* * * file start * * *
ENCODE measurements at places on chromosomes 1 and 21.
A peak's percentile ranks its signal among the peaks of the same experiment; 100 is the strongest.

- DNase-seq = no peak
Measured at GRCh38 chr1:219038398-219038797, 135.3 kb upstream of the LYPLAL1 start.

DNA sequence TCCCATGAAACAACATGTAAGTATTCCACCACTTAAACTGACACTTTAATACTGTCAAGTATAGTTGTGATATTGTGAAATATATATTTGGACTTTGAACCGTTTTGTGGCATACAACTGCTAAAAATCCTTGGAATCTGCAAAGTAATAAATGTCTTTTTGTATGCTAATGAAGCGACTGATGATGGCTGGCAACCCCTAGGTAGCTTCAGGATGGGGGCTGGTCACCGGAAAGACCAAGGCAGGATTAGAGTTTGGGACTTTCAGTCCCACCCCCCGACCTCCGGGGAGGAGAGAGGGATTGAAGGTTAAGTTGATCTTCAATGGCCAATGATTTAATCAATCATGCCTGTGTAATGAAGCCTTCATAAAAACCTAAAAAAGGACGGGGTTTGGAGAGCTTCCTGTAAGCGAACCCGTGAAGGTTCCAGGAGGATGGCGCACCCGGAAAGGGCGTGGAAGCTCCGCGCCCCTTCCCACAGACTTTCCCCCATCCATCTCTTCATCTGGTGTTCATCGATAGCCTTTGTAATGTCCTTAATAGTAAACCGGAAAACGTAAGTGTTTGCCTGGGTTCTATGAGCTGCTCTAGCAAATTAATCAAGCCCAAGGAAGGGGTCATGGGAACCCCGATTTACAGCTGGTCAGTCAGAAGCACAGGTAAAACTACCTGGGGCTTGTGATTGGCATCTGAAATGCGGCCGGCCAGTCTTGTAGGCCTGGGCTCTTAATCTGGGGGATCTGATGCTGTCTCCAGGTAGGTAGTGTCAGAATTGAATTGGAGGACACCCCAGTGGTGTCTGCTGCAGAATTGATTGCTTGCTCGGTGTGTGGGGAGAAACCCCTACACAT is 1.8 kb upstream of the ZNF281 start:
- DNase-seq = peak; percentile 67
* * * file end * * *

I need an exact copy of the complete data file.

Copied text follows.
ENCODE measurements at places on chromosomes 1 and 21.
A peak's percentile ranks its signal among the peaks of the same experiment; 100 is the strongest.

- DNase-seq = no peak
Measured at GRCh38 chr1:219038398-219038797, 135.3 kb upstream of the LYPLAL1 start.

DNA sequence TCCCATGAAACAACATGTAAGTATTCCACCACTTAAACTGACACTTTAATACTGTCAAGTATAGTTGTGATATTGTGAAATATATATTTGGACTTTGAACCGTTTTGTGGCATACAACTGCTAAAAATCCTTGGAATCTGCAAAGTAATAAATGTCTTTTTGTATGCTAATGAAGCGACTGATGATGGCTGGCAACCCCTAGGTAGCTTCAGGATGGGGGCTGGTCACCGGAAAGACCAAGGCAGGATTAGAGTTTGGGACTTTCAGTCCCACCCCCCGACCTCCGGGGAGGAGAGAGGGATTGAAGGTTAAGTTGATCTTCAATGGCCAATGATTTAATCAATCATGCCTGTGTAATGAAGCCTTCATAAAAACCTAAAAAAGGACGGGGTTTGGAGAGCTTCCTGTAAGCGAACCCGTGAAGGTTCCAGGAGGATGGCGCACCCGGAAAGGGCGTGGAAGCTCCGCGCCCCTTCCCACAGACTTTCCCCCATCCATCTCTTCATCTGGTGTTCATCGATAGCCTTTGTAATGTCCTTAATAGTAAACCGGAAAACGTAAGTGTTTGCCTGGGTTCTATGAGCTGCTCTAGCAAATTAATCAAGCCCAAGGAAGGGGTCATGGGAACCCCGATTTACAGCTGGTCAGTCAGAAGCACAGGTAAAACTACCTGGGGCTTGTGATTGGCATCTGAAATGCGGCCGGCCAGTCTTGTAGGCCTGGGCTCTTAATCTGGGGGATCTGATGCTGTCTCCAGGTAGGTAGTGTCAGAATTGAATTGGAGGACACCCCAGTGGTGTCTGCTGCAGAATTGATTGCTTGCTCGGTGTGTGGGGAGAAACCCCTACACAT is 1.8 kb upstream of the ZNF281 start:
- DNase-seq = peak; percentile 67